Objectives. We investigated the possible relationship between being shot in an assault and possession of a gun at the time.The paper also had some stats on gun violence that were surprising, though I admit I don't know much about gun statistics. During the study period (2003-2006) there were 3485 shootings in Philly (Population 1.4M, metro 5.8M) or an average of 4.77 shootings per day and an average of 9 shooting free days per year. I wonder how that compares to a city like Toronto (Population 2.5M, metro 5.5M).
Methods. We enrolled 677 case participants that had been shot in an assault and 684 population-based control participants within Philadelphia, PA, from 2003 to 2006. We adjusted odds ratios for confounding variables.
Results. After adjustment, individuals in possession of a gun were 4.46 (P<.05) times more likely to be shot in an assault than those not in possession. Among gun assaults where the victim had at least some chance to resist, this adjusted odds ratio increased to 5.45 (P<.05).
The study was done by taking a case-control approach. Case participants were enrolled via the police department and excluded accidental, unintentional, self-inflicted and police-related shootings - the study interest was assault with a firearm. Control participants were matched according to age, race (black or white only), gender, and time of shooting. In other words, the researchers took people who were shot, matched with people who were not then looked at whether each was in possession of a gun or not. After their analysis they conclude:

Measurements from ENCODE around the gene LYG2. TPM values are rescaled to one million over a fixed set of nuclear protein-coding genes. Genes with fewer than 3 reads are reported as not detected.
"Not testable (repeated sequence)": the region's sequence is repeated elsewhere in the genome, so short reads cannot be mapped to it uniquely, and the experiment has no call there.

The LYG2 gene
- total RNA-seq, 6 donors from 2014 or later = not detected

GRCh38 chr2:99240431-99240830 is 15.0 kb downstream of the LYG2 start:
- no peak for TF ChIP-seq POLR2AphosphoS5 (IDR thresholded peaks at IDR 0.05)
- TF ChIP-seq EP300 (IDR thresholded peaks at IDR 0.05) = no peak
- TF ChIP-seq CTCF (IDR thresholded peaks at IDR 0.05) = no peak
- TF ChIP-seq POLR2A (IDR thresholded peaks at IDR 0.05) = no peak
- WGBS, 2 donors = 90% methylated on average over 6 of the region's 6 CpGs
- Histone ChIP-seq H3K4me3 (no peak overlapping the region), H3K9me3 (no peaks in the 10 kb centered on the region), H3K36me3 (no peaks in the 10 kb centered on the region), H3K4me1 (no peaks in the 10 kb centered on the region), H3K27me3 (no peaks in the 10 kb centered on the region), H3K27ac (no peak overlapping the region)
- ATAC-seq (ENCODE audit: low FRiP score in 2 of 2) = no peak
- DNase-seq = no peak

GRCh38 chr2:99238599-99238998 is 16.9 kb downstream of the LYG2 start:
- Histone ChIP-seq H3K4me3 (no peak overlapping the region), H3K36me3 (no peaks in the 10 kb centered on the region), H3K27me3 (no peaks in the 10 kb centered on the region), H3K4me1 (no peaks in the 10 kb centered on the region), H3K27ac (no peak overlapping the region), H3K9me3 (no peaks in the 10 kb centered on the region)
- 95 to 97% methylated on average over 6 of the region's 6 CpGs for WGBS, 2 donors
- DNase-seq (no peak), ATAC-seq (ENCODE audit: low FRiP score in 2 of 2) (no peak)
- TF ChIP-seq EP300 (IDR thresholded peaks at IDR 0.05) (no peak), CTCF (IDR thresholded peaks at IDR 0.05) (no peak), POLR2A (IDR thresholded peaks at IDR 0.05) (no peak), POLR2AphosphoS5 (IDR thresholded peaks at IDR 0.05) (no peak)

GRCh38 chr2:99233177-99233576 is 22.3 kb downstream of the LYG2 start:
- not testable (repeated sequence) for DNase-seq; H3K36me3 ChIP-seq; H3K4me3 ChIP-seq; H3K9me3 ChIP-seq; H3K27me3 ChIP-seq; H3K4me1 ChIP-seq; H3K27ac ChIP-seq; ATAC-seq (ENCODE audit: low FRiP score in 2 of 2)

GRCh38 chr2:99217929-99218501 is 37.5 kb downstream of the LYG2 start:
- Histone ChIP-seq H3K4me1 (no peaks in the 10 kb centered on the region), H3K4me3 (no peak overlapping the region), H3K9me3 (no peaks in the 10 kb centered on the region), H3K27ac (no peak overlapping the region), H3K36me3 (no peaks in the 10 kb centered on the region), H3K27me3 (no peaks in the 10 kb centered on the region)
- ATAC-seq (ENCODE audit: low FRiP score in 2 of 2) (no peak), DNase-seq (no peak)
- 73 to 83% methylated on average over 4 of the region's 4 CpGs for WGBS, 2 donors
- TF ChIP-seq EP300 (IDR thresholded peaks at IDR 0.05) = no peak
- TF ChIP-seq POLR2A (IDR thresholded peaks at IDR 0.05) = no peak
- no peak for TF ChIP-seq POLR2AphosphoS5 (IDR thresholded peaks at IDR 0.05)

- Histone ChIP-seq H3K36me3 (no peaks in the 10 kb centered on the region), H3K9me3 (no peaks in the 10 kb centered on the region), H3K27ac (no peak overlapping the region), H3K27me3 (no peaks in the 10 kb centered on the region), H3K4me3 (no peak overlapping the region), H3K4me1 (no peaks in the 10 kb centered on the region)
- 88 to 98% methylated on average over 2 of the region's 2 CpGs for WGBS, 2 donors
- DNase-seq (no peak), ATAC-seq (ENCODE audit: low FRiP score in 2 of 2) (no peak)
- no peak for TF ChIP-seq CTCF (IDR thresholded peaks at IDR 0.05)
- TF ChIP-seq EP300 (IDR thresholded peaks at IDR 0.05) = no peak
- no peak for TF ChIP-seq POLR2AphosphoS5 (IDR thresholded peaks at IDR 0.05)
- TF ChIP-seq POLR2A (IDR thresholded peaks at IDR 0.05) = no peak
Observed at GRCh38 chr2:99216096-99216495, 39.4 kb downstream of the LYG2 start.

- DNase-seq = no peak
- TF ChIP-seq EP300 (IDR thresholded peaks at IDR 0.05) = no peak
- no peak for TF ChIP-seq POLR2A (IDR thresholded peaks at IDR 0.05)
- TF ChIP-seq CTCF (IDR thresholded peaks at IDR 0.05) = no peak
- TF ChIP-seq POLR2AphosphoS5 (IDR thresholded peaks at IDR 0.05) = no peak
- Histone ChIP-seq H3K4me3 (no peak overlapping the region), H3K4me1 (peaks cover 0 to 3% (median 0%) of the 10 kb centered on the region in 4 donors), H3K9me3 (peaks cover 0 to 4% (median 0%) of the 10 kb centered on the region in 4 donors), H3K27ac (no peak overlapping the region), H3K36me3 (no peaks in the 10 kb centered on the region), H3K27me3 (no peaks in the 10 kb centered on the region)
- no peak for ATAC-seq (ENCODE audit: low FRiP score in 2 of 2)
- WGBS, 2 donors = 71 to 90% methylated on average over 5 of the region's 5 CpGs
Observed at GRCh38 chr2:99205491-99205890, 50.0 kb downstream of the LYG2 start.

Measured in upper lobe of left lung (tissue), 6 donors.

On average, guns did not protect those who possessed them from being shot in an assault. Although successful defensive gun uses occur each year, the probability of success may be low for civilian gun users in urban areas. Such users should reconsider their possession of guns or, at least, understand that regular possession necessitates careful safety countermeasures.However, there were some flaws in the study. For example, the authors "assumed that the resident population of Philadelphia risked being shot in an assault at any location and at any time of day or night", nor do they look at the legality of the guns in question. As such, matching wasn't based on location and thus excludes, for example, the possibility of 'bad neighbourhoods', it also excludes the possibility that people with illegal firearms may be involved in other illegal activities that increase the risk of a shooting. This despite their finding that people being shot were more likely to be in areas with lower income and more illicit drug trafficking.
This, of course, doesn't invalidate any results, but it does make it harder to suggest causation as strongly as the authors do in their discussion. From these results it's difficult to say that carrying a firearm increases your risk of assault vs. being in a high-risk group (eg. living in a certain area) increasing the chances of carrying a gun.
Still, the fact remains that gun possession is an indicator of assault risk (even if not necessarily the cause) and offers no guarantee of protection from being shot in an assault.